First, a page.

David Milgaard speaks on Wrongful Conviction Day about his experience
'I spent most of my life living this horrible nightmare,' said David Milgaard
If he's angry or bitter you wouldn't know it.
David Milgaard's soft, raspy voice filled a lecture theatre at Mount Royal University on Friday, and when he spoke it was the only sound in the room.
"It really makes a difference when we care about what is right and what is just," said Milgaard.
The 63-year-old addressed the crowd at the second annual Wrongful Conviction Day in Calgary. Milgaard was arrested at the age of 16, and spent 23 years in prison for a murder he didn't commit.
Two decades later, lawyer Hersh Wolch came into the picture.
Wolch is a veteran defence lawyer with a history of helping exonerate those who are wrongfully convicted.
"We don't pay any attention to the presumption of innocence," said Wolch. "Our presumption of innocence is really watered down."
Take the Blairmore homicides of two-year-old Hailey Dunbar Blanchette and her father, Terry Blanchette.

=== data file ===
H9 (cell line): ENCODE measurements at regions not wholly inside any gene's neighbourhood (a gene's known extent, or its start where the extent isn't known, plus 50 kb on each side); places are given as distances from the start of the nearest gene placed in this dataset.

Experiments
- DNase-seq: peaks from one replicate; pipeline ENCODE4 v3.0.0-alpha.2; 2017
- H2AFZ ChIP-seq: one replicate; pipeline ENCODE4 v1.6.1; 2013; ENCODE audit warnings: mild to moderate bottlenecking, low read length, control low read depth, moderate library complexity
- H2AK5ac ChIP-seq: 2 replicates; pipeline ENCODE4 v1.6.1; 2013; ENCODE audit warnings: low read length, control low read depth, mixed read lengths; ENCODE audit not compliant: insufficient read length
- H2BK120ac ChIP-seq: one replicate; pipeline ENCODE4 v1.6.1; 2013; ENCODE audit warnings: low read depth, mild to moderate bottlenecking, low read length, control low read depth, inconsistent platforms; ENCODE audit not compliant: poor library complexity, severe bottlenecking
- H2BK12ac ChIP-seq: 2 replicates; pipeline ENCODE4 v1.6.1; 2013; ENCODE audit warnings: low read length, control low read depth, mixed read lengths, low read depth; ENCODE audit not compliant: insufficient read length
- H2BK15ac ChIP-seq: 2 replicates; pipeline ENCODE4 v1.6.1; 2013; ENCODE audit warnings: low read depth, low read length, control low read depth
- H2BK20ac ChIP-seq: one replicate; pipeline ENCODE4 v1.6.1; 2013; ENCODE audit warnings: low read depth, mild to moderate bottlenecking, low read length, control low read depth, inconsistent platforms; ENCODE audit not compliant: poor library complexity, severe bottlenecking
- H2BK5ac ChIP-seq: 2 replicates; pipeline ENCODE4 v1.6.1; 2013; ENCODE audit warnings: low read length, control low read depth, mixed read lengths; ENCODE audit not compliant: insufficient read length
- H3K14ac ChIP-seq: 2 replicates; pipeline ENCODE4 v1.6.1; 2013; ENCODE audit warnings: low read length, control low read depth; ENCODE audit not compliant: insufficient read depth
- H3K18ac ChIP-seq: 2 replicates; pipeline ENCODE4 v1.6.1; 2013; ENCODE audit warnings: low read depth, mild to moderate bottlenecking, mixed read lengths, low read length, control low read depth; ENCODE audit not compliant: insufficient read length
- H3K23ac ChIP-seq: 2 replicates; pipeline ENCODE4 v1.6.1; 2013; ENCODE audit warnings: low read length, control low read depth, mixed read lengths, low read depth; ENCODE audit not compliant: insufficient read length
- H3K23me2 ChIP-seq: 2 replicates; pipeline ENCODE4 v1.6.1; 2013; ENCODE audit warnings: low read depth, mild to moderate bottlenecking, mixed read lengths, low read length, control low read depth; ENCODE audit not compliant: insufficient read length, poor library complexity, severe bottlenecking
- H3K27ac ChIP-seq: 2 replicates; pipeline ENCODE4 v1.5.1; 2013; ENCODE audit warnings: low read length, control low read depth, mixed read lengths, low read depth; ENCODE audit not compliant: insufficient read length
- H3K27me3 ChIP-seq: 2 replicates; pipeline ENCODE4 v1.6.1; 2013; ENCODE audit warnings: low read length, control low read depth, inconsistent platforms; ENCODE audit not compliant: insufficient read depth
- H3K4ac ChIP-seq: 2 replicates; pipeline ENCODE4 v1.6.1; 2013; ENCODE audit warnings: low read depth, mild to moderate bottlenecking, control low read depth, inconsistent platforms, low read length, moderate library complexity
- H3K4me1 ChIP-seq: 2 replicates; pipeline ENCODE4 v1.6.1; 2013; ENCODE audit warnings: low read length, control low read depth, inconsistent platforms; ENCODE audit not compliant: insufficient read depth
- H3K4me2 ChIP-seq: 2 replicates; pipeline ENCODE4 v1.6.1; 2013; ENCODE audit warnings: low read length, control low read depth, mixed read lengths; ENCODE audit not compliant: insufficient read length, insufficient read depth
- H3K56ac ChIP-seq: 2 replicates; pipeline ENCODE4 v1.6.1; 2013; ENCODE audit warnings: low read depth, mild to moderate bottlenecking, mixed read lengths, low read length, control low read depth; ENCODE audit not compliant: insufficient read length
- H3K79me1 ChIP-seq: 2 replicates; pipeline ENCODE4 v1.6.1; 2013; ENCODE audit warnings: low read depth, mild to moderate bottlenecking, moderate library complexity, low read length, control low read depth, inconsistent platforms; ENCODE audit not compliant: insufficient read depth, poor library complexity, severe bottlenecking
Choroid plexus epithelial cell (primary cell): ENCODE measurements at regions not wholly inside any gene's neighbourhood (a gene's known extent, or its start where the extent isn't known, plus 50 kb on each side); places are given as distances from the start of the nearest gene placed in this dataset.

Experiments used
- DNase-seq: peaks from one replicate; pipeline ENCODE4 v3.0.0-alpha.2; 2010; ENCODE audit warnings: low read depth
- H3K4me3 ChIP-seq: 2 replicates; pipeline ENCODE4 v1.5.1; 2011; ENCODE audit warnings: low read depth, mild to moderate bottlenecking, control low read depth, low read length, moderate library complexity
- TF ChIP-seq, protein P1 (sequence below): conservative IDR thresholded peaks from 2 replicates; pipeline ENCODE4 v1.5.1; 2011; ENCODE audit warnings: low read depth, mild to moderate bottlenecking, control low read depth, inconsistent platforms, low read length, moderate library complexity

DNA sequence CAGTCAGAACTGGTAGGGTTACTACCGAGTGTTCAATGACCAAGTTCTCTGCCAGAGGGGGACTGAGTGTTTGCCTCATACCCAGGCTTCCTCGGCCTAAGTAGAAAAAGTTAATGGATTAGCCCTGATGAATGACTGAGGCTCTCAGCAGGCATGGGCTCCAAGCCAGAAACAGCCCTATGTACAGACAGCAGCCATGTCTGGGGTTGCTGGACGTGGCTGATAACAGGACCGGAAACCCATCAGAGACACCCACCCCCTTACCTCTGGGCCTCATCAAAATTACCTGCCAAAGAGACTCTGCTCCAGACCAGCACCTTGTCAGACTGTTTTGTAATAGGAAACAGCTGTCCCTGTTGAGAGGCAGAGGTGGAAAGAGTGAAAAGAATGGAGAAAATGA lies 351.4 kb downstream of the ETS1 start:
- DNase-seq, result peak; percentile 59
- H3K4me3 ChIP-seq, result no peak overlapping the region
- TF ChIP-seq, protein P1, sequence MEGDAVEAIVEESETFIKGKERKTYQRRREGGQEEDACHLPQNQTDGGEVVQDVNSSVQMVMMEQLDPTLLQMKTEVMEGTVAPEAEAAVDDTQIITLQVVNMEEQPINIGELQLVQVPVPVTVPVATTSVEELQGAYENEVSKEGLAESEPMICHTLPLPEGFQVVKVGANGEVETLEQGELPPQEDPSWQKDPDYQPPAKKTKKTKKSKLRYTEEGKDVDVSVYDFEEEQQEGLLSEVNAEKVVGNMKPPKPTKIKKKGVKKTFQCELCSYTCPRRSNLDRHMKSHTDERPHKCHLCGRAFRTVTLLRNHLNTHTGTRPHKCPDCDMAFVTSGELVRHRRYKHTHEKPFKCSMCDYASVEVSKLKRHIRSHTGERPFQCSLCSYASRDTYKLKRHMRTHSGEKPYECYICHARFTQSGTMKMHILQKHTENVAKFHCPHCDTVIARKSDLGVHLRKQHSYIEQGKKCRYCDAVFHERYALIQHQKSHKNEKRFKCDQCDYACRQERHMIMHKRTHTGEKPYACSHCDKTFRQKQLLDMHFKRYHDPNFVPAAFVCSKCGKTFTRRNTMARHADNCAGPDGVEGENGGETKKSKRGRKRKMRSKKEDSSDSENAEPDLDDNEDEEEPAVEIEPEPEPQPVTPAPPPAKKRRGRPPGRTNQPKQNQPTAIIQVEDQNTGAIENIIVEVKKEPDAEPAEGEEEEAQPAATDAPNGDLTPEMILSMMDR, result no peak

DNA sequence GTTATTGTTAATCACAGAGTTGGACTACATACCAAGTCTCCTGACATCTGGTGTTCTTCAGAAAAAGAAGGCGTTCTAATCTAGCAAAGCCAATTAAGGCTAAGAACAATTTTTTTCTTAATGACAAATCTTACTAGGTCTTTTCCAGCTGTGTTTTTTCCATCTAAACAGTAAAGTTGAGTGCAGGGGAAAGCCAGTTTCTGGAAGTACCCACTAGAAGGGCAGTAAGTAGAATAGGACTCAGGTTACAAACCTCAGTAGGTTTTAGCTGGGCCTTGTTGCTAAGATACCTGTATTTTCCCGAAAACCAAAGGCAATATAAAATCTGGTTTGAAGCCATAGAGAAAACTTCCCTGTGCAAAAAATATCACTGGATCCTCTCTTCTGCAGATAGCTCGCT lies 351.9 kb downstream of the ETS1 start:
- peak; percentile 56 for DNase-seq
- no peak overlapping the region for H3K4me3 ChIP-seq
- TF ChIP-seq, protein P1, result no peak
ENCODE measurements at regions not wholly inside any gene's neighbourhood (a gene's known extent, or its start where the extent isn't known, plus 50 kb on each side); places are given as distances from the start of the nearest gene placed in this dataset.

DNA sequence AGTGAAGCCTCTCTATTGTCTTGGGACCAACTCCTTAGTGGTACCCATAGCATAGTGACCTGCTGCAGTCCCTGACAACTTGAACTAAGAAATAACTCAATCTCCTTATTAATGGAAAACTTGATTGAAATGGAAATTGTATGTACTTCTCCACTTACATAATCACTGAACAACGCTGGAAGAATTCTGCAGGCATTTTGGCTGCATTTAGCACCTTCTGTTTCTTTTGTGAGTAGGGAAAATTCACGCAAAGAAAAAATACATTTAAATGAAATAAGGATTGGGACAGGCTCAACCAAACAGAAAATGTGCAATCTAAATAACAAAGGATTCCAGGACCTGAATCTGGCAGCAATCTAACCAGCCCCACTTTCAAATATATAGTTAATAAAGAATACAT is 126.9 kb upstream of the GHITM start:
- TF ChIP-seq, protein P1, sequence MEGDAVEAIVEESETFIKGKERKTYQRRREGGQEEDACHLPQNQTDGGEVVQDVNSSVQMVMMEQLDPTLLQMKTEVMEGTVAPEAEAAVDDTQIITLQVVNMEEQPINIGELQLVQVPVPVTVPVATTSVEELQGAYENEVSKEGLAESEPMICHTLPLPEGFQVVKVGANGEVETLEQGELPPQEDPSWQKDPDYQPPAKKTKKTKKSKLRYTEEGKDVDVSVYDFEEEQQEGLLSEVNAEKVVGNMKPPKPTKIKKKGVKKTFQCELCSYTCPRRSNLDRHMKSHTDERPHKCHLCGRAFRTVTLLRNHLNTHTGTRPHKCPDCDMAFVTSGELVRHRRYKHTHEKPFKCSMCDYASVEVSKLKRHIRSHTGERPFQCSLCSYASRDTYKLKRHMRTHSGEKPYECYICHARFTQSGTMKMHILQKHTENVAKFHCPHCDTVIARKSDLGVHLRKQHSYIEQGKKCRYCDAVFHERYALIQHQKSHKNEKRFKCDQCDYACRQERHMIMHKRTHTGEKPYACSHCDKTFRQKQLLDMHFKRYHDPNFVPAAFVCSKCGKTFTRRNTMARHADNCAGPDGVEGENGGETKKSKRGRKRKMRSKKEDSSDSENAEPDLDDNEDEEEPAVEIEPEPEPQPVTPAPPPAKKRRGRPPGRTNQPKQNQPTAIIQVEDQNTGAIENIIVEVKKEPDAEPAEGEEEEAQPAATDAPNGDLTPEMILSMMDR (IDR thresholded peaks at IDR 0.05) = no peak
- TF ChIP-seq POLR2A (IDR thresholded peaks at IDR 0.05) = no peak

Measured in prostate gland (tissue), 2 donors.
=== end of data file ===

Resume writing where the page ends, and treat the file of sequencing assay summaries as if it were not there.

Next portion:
Wolch puts it to the room; who believes the accused, Derek Saretzky is innocent?
Put that with what Wolch describes as 'junk science,' false confessions, self-serving snitches, underfunded legal aid and an inadequate defence, and you have some of the factors that can lead to innocent people ending up in prison.
Neither Wolch nor Milgaard are ignorant to the fact that most people in jails and prisons are guilty, but that's no comfort to the few who are not.
"It's horrible to be inside prison," said Milgaard.
Independent review panel wanted
Both Wolch and Milgaard want an independent review board modeled after the one in the U.K. The Criminal Cases Review Commission was set up to investigate suspected miscarriages of justice.
Commissioners have the power to send cases back to the courts for fresh appeals.
"I spent most of my life living this horrible nightmare and it's time to say enough," said Milgaard.
It was family that Milgaard missed most during those 23 agonizing years in prison. He says although he respects his past with advocacy work, it's his two young children — aged seven and nine — that are his future.